Via BBC News:
Microsoft’s Kinect controller has been hacked only a few days after it officially went on sale. Code to control the motion-capture device has been produced that allows it to be used with a PC rather than the Xbox game console. Those behind the hack are keen to use the device in schools, art projects and to aid human-robot interaction.
This opens many possibilities for using Kinect’s advanced motion capture for exploratory / artistic projects.
The hack follows a competition launched by Adafruit.
About Kinect, from Wikipedia:
Kinect for Xbox 360, or simply Kinect (originally known by the code name Project Natal), is a “controller-free gaming and entertainment experience” by Microsoft for the Xbox 360 video game platform. (…)
Kinect is based on software technology developed internally by Microsoft and range camera technology by Israeli developer PrimeSense, which interprets 3D scene information from a continuously-projected infrared pattern.
Update 1, 15/11/2010:
CreativeApplications.net has posted a nice review of the latest developments regarding Kinect hacking:
Including a Processing library:
An openFrameworks add-on:
And a nice early demo by Memo Akten:
Update 2, 16/11/2010:
Blog post by Memo Atken on the subject:
Update 3, 17/11/2010:
Impressive Kinect hacks by Oliver Kreylos – including Kinect being used as a 3-D video capture tool
More on this: http://www.wired.com/gamelife/2010/11/kinect-hacks/
Update 4, 19/11/2010:
Interesting robotics experiments @ MIT – 3D mapping robot with gesture control; via Wired
More on this: http://www.wired.com/gadgetlab/2010/11/gesture-controlled-3d-mapping-robot-just-add-kinect/
Theo Watson’s interactive puppet:
Update 5, 22/11/2010:
Interview by Create Digital Motion to some of the key players in these early Kinect explorations
Microsoft now “excited” by Kinect hacks (from Mashable)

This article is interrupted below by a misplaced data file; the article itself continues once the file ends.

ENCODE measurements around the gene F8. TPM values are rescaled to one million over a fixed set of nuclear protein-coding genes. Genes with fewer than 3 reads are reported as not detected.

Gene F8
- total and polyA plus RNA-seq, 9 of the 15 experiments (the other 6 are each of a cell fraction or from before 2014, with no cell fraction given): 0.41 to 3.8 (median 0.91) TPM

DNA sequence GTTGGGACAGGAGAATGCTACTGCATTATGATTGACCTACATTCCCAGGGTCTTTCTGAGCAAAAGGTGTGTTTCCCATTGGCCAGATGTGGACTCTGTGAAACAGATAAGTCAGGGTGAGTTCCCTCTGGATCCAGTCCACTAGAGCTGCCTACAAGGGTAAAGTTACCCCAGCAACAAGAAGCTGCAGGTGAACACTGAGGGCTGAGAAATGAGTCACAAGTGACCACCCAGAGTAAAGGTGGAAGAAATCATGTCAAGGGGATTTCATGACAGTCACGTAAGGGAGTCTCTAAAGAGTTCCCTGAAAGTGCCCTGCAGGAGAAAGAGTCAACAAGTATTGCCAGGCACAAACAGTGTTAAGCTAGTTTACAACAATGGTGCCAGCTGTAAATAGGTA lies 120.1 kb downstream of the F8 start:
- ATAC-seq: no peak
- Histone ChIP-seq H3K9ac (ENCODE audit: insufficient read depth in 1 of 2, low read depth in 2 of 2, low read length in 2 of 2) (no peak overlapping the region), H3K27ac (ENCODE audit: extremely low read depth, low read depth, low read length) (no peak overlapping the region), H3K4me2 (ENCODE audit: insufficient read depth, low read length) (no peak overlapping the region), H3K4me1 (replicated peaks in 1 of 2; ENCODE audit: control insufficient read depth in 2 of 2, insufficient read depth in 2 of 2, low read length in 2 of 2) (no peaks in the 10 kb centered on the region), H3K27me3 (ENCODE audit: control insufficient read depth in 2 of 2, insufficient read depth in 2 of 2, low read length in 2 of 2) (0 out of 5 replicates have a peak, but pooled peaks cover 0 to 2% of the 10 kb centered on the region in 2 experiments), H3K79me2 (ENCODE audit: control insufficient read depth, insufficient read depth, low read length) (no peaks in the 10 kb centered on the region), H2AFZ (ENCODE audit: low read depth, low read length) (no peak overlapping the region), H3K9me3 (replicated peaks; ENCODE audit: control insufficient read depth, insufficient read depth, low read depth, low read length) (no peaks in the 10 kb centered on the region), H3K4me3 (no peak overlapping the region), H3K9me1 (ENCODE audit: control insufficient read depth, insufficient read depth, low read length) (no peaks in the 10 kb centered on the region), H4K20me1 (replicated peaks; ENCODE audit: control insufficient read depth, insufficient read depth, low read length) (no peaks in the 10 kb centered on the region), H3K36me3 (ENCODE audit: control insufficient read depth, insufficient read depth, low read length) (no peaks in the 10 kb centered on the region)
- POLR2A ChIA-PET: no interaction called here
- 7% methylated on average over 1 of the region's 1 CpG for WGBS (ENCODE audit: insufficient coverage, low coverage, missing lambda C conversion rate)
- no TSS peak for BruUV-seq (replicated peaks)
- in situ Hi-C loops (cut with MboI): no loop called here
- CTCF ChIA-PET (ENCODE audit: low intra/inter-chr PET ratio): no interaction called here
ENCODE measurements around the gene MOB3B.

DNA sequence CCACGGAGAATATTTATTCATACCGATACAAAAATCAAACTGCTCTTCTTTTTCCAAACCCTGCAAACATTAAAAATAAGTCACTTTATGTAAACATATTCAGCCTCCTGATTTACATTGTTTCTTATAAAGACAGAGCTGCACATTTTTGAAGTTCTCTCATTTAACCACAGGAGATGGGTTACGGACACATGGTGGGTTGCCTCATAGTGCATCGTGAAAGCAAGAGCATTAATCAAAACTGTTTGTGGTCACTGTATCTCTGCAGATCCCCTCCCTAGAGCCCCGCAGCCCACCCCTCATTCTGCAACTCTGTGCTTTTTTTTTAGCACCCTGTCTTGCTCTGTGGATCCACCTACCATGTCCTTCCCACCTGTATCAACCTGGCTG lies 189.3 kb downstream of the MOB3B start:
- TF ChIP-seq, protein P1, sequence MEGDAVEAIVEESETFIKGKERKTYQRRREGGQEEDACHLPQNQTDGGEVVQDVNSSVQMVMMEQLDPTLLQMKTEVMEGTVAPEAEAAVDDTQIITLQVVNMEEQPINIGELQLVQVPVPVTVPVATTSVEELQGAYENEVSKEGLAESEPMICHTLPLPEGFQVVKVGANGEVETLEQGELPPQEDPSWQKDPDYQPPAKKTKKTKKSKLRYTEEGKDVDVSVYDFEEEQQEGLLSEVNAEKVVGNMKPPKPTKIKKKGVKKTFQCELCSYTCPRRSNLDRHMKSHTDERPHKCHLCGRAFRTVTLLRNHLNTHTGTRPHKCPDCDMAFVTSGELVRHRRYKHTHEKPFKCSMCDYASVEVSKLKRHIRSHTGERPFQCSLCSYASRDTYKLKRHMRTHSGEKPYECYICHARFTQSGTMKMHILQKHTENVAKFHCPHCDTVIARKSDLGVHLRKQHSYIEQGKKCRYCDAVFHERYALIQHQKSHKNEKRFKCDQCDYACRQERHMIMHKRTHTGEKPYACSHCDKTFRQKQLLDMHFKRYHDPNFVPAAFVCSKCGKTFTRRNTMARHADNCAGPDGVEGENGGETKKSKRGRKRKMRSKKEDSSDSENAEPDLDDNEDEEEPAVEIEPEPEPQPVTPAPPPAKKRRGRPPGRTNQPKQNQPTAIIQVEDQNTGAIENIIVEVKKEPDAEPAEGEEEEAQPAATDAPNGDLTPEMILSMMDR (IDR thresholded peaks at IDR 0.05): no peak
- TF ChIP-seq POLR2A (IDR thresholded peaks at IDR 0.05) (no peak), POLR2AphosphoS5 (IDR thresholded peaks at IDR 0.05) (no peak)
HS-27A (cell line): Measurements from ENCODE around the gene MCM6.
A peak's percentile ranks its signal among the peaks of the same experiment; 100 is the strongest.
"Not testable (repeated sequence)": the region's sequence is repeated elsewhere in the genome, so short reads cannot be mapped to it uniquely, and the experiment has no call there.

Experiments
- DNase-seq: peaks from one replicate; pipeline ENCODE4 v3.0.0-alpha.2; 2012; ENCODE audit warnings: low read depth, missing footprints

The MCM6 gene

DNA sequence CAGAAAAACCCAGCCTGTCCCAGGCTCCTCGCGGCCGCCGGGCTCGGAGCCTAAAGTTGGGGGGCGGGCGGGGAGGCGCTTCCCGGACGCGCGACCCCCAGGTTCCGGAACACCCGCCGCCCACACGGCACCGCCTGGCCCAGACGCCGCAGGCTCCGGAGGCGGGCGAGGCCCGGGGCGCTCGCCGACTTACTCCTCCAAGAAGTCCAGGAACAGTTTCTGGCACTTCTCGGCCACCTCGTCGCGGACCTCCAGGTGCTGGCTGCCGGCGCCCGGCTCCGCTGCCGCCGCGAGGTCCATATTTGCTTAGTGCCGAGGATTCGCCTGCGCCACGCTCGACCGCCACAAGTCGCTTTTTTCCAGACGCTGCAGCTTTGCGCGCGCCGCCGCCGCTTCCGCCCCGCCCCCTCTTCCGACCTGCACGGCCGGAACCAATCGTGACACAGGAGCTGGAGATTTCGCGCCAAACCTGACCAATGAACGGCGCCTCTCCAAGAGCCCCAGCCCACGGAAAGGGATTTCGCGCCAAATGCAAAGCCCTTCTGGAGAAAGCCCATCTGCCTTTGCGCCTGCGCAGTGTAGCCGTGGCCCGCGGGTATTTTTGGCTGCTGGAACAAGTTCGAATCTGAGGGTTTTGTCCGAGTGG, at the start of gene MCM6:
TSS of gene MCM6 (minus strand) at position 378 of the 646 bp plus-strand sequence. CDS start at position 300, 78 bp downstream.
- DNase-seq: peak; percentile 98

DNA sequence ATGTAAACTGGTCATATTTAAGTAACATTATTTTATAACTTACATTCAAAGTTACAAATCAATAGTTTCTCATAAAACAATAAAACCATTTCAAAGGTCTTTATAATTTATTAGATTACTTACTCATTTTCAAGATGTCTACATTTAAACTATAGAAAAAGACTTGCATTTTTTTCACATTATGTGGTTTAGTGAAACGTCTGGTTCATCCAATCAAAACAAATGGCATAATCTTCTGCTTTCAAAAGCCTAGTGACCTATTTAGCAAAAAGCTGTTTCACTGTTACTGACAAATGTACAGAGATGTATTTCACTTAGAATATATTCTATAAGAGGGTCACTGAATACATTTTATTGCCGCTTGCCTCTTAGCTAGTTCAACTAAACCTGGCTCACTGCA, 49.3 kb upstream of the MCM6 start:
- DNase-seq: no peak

3D object manipulation by Dominick Dâ€™Aniello
Robert Hodgin uses Kinect and Cinder to blow himself up:
New York Times article on the subject, from 21/11/2010:
Update 6, 23/11/2010:
Another good round-up of Kinect news, one week later:
Update 7, 24/11/2010:
Article on New Scientist on the topic:
Update 8, 28/11/2010:
TuioKinect has been released. TuioKinect tracks simple hand gestures using the Kinect controller and sends control data based on the TUIO protocol:
Update 9, 2/12/2010:
Therenect, by Martin Kaltenbrunner
The Therenect is a virtual Theremin for the Kinect controller. It defines two virtual antenna points, which allow controlling the pitch and volume of a simple oscillator. The distance to these points can be controlled by freely moving the hand in three dimensions or by reshaping the hand, which should allow gestures that are quite similar to playing an actual Theremin.
Update 10, 3/1/2011:
On OSCeleton and OpenNI:
Update 11, 5/1/2011:
Kinect superpowers! :-)
Update 12, 5/1/2011:
Via Engadget :
“The Asus Xtion is a PrimeSense 3D depth camera built exclusively for PC. (…) should ASUS attract enough developers, it will even pull down applications from an Xtion online store. ASUS (…) will release an Xtion PRO developer kit in February to tempt all you Kinect hackers into coding magical things for the platform”
There are several attractive things to the Xtion:
– it should be cheaper than the Kinect, as apparently it does not have Kinect’s motors or microphones;
– there is a developer kit, so developing for Xtion should be easier and more legal than “hacking” the Kinect;
– there will be an app store (although this is quite vague and might not have enough critical mass)
What it also means is that there might be more devices like this in the future from more manufacturers, bringing natural interaction even more to the mainstream.